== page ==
platform has been demolished.
Photo by Alan Young

Looking northwest along the up platform of the Manchester and Bolton route at Clifton Junction station in May 1989. A train can be seen heading northwards through the station. By this date the station had been reduced to a simple halt with bus shelters replacing the original waiting shelters. The original cobbled access road can be seen on the right.
Photo by Whatlep, reproduced from Geograph under Creative Commons Licence

An aerial view of the much reduced facilities at Clifton station. The platforms in the picture serve the Manchester and Bolton line and have been shortened. To the right of the picture in the dense woodland the platforms that had served the Accrington route were extant in November 2010. The original cobbled access road is clearly visible although now truncated.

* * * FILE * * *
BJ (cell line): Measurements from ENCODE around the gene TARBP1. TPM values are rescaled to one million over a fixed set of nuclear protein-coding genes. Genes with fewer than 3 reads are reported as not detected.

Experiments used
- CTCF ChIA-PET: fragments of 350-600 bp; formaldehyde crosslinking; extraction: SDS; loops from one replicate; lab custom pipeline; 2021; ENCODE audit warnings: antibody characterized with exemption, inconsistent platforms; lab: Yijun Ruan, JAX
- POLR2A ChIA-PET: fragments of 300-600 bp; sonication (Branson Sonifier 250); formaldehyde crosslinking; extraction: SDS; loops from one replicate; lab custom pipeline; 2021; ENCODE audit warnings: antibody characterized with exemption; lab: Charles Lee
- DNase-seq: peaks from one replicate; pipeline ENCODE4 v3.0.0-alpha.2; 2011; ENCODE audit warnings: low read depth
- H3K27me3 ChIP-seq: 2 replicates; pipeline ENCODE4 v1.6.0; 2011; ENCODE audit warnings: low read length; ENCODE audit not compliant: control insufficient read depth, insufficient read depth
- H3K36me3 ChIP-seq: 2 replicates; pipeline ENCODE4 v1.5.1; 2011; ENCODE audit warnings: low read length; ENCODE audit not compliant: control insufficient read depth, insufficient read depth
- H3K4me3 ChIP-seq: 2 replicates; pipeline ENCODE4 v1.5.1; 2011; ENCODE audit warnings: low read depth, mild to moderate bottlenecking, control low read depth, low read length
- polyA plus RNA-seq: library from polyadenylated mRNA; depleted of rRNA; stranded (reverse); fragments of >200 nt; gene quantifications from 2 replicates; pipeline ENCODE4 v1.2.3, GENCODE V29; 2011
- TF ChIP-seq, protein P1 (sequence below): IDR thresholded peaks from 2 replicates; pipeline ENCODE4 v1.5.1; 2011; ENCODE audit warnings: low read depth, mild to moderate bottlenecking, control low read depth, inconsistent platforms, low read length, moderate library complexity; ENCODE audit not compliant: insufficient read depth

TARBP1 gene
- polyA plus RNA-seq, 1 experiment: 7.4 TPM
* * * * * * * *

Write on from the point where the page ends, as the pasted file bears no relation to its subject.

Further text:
Clifton Junction station looking south towards the junction in November 2010. Both platforms are intact and overgrown
Photo by Nick Catford

The original cobbled access road from Rake Lane in November 2011. This is still used for acces to the up platform on the Manchester to Bolton line. Beyond the bus shelter the cobbled road has been removedm it used to continue to the main station building close to the junction and also went under the Acrington line platforms to serve Clifton Hall.
Photo by Nick Catford

This is the back of the Accrington line down platform in November 2010. The continuation of the access road went under the platforms to serve Clifton Hall on the far side of the line. Before the footbridge was built in the late 19th century this also probably acted as a pedestrian subway for passengerrs using the up platform. The tunnel is now blocked on the north side.
Photo by Nick Catford




[Source: Paul Wright & Alan Young]

Last updated: Wednesday, 17-May-2017 09:14:24 CEST